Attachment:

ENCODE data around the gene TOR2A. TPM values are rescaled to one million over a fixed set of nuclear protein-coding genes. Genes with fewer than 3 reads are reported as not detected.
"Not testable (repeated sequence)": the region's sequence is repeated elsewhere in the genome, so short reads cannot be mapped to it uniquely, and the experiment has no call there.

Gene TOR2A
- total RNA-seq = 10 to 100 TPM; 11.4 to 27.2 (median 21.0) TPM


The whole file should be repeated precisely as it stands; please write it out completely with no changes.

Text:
ENCODE data around the gene TOR2A. TPM values are rescaled to one million over a fixed set of nuclear protein-coding genes. Genes with fewer than 3 reads are reported as not detected.
"Not testable (repeated sequence)": the region's sequence is repeated elsewhere in the genome, so short reads cannot be mapped to it uniquely, and the experiment has no call there.

Gene TOR2A
- total RNA-seq = 10 to 100 TPM; 11.4 to 27.2 (median 21.0) TPM